Because the study volunteers all had their tumors removed, researchers were able to analyze their cells for neoantigens that were specific to each melanoma and create a personalized vaccine for each patient. As a result, T cells were produced specific to the neoantigen proteins encoded by the mRNA. Those T cells could then attack any melanoma cells trying to grow or spread.
Scientists involved in the study say that the personalized mRNA-4157/V940 vaccine took about 6 to 8 weeks to develop for each patient and could recognize as many as 34 neoantigens. Severe side effects were similar between the two arms of the study, they said, with fatigue being the most common side effect specific to the vaccine reported by patients.
The study was funded by Moderna Inc. of Cambridge, Massachusetts, and Merck of Rahway, New Jersey. mRNA-4157/V940 is being jointly developed and commercialized by Moderna and Merck. Merck is the manufacturer of pembrolizumab. About 1.3 million Americans are currently have a diagnosis of some form of melanoma.
Dr. Weber consults for and has received less than $10,000 per annum from Merck, Genentech, Astra Zeneca, GSK, Novartis, Nektar, Celldex, Incyte, Biond, Moderna, ImCheck, Sellas, Evaxion, Pfizer, Regeneron, and EMD Serono; has received $10 to $25,000 from BMS for membership on advisory boards; holds equity in Biond, Evaxion, OncoC4, and Instil Bio; and is on scientific advisory boards for CytoMx, Incyte, ImCheck, Biond, Sellas, Instil Bio, OncoC4, and Neximmune, for which he is remunerated between $10,000 and $50,000 dollars. He is not a member of any speaker’s bureau. NYU received research support from BMS, Merck, GSK, Moderna, Pfizer, Novartis, and Astra Zeneca. Dr. Weber is one of the co-authors on two patents filed by Moffitt Cancer Center and one patent filed by Biodesix and receives less than $6,000 yearly in royalties. These relationships are being managed in accordance with the policies and practices of NYU Langone Health.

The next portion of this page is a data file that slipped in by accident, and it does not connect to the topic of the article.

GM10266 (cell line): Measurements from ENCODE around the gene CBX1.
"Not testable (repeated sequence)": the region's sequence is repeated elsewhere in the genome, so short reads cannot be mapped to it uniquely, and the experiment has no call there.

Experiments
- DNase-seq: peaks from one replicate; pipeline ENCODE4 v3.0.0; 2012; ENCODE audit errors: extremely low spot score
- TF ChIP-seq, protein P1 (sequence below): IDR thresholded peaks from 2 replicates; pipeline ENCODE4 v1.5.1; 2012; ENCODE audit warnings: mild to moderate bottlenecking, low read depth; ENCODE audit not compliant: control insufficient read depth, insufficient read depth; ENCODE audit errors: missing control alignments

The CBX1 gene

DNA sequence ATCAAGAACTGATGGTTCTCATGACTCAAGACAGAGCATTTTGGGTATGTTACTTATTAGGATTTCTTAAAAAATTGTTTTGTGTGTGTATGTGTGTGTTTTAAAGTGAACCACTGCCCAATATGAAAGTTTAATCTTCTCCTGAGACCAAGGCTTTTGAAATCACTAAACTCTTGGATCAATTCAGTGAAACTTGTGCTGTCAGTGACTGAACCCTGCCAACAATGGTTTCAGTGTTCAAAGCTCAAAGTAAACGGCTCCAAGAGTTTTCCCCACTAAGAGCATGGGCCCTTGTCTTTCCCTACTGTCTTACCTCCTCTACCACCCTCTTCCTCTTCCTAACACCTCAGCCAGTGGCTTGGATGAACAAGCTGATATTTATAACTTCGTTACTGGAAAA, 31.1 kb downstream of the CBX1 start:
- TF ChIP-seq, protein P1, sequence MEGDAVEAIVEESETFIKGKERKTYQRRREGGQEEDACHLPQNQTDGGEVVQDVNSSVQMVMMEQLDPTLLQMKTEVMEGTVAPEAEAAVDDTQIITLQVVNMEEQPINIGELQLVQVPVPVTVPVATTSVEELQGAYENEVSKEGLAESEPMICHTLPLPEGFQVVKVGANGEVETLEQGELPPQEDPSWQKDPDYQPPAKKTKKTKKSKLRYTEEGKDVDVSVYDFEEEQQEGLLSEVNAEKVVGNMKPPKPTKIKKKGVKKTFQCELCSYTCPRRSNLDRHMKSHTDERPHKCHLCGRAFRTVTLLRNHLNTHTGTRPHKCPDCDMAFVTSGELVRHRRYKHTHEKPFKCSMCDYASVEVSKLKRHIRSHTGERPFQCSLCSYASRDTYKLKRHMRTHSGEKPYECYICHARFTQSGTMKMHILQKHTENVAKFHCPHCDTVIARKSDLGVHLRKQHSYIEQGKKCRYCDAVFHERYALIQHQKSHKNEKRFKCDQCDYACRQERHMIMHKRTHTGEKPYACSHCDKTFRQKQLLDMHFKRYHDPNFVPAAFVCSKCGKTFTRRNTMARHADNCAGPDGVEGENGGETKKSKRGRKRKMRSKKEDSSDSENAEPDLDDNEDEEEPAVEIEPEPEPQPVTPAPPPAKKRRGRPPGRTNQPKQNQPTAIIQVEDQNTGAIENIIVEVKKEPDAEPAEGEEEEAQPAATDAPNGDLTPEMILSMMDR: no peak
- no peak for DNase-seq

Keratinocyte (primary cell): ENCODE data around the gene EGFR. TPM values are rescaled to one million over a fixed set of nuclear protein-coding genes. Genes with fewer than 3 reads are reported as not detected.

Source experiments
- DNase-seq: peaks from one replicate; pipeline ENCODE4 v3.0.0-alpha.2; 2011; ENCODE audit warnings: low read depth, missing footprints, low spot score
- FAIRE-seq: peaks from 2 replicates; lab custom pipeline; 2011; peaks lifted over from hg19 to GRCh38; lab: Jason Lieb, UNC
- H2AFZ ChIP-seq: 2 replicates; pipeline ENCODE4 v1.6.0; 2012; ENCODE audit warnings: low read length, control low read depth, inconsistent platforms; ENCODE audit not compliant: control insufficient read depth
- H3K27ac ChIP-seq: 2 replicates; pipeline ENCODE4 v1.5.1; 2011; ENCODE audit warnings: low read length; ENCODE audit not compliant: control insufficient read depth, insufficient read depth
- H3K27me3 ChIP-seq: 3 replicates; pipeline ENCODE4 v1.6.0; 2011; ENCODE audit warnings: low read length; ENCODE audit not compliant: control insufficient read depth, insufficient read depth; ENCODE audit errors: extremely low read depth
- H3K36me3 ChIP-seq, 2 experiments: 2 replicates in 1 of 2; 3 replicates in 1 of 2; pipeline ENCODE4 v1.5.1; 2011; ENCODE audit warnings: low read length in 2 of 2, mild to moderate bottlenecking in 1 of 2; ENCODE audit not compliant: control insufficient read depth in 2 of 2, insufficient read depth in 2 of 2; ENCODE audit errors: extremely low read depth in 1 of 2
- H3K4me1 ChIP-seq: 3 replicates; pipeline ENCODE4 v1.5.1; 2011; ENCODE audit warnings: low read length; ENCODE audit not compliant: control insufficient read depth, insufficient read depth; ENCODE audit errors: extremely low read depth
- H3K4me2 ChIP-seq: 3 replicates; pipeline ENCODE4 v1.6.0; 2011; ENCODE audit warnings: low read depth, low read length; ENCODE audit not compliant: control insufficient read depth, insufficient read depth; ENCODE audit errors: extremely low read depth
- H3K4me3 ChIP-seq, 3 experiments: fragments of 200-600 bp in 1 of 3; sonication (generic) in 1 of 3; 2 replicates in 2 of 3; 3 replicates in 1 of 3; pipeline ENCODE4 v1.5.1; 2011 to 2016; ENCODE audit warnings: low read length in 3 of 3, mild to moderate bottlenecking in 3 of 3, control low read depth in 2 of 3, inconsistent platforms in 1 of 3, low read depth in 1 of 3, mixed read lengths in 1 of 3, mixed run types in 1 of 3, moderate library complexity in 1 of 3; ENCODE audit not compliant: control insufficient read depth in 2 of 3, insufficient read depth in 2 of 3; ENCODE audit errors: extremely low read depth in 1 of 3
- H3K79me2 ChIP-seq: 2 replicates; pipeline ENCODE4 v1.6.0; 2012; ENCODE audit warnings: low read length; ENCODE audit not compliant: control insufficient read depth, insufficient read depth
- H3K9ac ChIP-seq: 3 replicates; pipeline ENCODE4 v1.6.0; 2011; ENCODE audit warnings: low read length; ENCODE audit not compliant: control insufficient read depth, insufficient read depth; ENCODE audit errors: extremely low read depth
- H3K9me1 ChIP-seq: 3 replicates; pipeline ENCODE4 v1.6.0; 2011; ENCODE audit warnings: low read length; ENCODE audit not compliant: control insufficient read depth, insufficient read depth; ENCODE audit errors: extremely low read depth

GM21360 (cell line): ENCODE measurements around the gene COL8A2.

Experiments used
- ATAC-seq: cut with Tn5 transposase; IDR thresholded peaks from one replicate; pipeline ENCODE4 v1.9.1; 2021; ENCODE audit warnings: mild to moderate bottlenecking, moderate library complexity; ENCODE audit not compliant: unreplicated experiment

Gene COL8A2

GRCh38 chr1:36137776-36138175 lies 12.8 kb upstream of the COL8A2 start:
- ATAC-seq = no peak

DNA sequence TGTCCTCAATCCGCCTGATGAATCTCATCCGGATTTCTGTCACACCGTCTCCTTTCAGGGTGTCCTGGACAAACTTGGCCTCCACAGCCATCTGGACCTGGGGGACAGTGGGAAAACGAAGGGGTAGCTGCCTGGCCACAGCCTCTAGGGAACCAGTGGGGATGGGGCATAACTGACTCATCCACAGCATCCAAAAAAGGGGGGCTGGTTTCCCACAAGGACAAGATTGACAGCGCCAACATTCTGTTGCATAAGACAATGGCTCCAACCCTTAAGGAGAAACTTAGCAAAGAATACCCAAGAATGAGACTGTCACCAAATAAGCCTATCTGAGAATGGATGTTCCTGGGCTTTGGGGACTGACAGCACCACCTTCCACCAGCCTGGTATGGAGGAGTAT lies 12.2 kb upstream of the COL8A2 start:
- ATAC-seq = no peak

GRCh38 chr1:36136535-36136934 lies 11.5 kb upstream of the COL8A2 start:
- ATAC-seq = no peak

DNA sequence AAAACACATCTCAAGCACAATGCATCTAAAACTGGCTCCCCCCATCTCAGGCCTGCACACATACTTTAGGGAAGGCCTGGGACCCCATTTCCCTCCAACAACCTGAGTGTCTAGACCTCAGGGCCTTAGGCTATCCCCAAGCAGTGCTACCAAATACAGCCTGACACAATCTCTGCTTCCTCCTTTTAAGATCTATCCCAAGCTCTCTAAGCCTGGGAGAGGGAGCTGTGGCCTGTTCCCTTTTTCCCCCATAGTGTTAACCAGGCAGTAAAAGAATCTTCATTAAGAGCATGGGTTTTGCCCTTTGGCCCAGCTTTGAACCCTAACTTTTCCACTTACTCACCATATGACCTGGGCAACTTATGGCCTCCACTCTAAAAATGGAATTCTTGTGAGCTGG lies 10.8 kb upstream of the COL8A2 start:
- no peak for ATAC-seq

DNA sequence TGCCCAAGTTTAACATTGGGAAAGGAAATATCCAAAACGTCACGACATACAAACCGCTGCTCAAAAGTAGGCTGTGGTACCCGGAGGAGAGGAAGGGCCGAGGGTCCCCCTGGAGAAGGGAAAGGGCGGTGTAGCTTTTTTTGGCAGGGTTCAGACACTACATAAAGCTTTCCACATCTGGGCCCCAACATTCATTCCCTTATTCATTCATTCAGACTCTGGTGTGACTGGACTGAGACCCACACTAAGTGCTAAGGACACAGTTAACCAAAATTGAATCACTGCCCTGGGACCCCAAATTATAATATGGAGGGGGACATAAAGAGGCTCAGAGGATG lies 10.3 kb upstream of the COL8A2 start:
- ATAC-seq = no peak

Besides Dr. Weber, other study co-investigators are Adnan Khattak at Hollywood Private Hospitals in Nedlands, Australia; Matteo Carlino at Westmead Hospital in Australia; Tarek Meniawy at Saint John of God Subiaco Hospital in Australia; George Ansstas at Washington University in St. Louis, Missouri; Teresa Medina at University of Colorado in Aurora; Matthew Taylor at the Earle A. Chiles Research Institute in Portland, Oregon; Kevin Kim at California Pacific Medical Center Research Institute in Oakland; Meredith McKean at the Sarah Cannon Research Institute in Nashville, Tennessee; Georgina Long, at Melanoma Institute Australia in Wollstonecraft; Ryan Sullivan at Mass General Brigham in Boston; Mark Faries at The Angeles Clinic and Research Institute in Los Angeles; Thuy Tran at Yale-New Haven Hospital in Connecticut; Charles Cowey at Baylor Scott & White Charles A. Sammons Cancer Center in Dallas, Texas; Andrew Pecora at the John Thuerer Cancer Center in Hackensack, New Jersey; Jennifer Segar at the University of Arizona in Tucson; Victoria Atkinson at Princess Alexandra Hospital in Woolloongabba, Australia; Geoffrey Gibney at Lombardi Cancer Center in Washington, DC; Jason Luke at the University of Pittsburgh in Pennsylvania; Sajeve Thomas at Orlando Health in Florida; Elizabeth Buckbinder at Dana-Farber Cancer Institute in Boston; Peijie Hou, Lili Zhu, Michelle Brown, Praveen Aanur, and Robert Meehan at Moderna; and Tal Zaks at OrbiMed in New York City.